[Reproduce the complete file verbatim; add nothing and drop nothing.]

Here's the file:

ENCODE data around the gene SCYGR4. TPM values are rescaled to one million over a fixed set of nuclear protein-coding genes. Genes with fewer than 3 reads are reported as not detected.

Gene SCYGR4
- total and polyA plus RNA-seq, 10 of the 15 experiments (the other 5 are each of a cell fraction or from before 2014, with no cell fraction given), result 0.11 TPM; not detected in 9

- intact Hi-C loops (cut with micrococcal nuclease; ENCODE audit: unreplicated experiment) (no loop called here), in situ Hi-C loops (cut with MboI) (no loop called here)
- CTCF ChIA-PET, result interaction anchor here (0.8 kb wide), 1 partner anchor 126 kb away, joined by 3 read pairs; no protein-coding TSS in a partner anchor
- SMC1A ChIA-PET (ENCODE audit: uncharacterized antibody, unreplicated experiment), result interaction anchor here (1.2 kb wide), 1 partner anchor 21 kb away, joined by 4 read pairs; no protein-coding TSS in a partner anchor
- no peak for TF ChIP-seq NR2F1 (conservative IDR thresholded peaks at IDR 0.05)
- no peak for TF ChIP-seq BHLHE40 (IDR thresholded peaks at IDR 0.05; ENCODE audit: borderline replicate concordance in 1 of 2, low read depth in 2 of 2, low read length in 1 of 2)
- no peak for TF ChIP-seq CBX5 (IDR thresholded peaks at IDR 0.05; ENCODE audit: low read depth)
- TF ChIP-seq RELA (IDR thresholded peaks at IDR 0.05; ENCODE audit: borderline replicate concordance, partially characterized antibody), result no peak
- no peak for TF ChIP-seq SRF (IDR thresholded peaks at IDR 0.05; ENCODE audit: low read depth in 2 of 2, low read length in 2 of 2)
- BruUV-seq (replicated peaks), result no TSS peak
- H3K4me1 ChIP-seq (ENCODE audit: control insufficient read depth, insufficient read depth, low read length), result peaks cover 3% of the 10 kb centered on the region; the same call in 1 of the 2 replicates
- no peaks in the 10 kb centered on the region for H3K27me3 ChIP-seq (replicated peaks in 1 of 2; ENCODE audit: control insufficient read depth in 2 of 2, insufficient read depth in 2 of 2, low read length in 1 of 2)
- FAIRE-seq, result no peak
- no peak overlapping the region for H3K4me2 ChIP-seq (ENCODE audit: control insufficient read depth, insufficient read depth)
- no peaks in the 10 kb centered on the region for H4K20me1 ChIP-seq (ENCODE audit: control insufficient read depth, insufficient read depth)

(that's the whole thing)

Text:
ENCODE data around the gene SCYGR4. TPM values are rescaled to one million over a fixed set of nuclear protein-coding genes. Genes with fewer than 3 reads are reported as not detected.

Gene SCYGR4
- total and polyA plus RNA-seq, 10 of the 15 experiments (the other 5 are each of a cell fraction or from before 2014, with no cell fraction given), result 0.11 TPM; not detected in 9

- intact Hi-C loops (cut with micrococcal nuclease; ENCODE audit: unreplicated experiment) (no loop called here), in situ Hi-C loops (cut with MboI) (no loop called here)
- CTCF ChIA-PET, result interaction anchor here (0.8 kb wide), 1 partner anchor 126 kb away, joined by 3 read pairs; no protein-coding TSS in a partner anchor
- SMC1A ChIA-PET (ENCODE audit: uncharacterized antibody, unreplicated experiment), result interaction anchor here (1.2 kb wide), 1 partner anchor 21 kb away, joined by 4 read pairs; no protein-coding TSS in a partner anchor
- no peak for TF ChIP-seq NR2F1 (conservative IDR thresholded peaks at IDR 0.05)
- no peak for TF ChIP-seq BHLHE40 (IDR thresholded peaks at IDR 0.05; ENCODE audit: borderline replicate concordance in 1 of 2, low read depth in 2 of 2, low read length in 1 of 2)
- no peak for TF ChIP-seq CBX5 (IDR thresholded peaks at IDR 0.05; ENCODE audit: low read depth)
- TF ChIP-seq RELA (IDR thresholded peaks at IDR 0.05; ENCODE audit: borderline replicate concordance, partially characterized antibody), result no peak
- no peak for TF ChIP-seq SRF (IDR thresholded peaks at IDR 0.05; ENCODE audit: low read depth in 2 of 2, low read length in 2 of 2)
- BruUV-seq (replicated peaks), result no TSS peak
- H3K4me1 ChIP-seq (ENCODE audit: control insufficient read depth, insufficient read depth, low read length), result peaks cover 3% of the 10 kb centered on the region; the same call in 1 of the 2 replicates
- no peaks in the 10 kb centered on the region for H3K27me3 ChIP-seq (replicated peaks in 1 of 2; ENCODE audit: control insufficient read depth in 2 of 2, insufficient read depth in 2 of 2, low read length in 1 of 2)
- FAIRE-seq, result no peak
- no peak overlapping the region for H3K4me2 ChIP-seq (ENCODE audit: control insufficient read depth, insufficient read depth)
- no peaks in the 10 kb centered on the region for H4K20me1 ChIP-seq (ENCODE audit: control insufficient read depth, insufficient read depth)